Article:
- How to avoid them:
The best way to reduce these fees is to find a debit card that allows you to transfer money to partner banks in various countries for a small charge. Online-only and international banks generally have lower international wire transfer fees than US-only banks.
Cash advance fees
This steep fee, plus interest, is charged by credit card companies each time you make an ATM withdrawal with your credit card.
- How to avoid them:
It’s simple: Avoid this by not making cash withdrawals on your credit card. Instead, pack a prepaid travel card or debit card that you can use for overseas withdrawals.
A foreign transaction fee isn’t the only debit card issue to be concerned about. If you’re a frequent traveler or you regularly use foreign currencies, you may want to consider:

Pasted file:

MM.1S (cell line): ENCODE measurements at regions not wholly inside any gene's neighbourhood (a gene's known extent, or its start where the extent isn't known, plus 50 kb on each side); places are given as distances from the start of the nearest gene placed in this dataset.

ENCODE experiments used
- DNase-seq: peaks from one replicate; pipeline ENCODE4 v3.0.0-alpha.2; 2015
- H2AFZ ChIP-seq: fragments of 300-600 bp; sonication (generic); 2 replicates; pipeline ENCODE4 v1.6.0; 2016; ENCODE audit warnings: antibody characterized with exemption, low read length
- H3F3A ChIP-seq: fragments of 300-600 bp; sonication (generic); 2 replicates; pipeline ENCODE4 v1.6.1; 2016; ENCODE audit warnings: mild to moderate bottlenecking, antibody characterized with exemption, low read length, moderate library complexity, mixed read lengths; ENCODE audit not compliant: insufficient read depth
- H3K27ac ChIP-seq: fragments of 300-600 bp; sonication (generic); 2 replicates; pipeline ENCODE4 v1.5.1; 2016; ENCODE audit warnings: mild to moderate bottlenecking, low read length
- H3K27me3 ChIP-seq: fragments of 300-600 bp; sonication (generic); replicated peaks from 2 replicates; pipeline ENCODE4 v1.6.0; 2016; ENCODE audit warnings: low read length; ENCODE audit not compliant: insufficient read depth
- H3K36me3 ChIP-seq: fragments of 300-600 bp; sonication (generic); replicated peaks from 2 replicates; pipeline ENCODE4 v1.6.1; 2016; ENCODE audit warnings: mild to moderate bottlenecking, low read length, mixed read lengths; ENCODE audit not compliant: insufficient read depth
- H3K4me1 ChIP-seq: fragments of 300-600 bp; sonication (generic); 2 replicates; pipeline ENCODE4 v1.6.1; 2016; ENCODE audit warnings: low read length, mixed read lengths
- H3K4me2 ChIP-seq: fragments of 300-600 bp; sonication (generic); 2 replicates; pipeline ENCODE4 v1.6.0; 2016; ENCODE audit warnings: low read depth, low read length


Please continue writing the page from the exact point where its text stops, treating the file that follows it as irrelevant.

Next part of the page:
- Access. Check how easy it is to access your money while overseas. For example, does your bank have partner ATMs overseas? Do you have a debit card that’s widely accepted internationally, like a Visa or Mastercard?
- Online banking. If you travel often, you’ll likely want access to online banking when you can’t get to a branch. Some banks will even let you add travel notices to your card online so your account doesn’t end up getting frozen while overseas.
- Prepaid options. Card providers have come out with various prepaid debit card options for travelers that allow you to load your card with the money you want to spend. These cards let you save on currency conversions and also some foreign transaction fees. If you like your current debit card for everything other than foreign transactions, you can get a prepaid card to use when traveling.
Foreign transaction fees can get pricey, especially when they’re being charged on top of each other. For example, if you withdraw money at a foreign ATM, you can be charged an ATM fee, currency conversion fee and exchange rate markup. To make sure you’re getting the best deal, compare checking accounts to find one with a debit card that works for both your domestic and international purchases.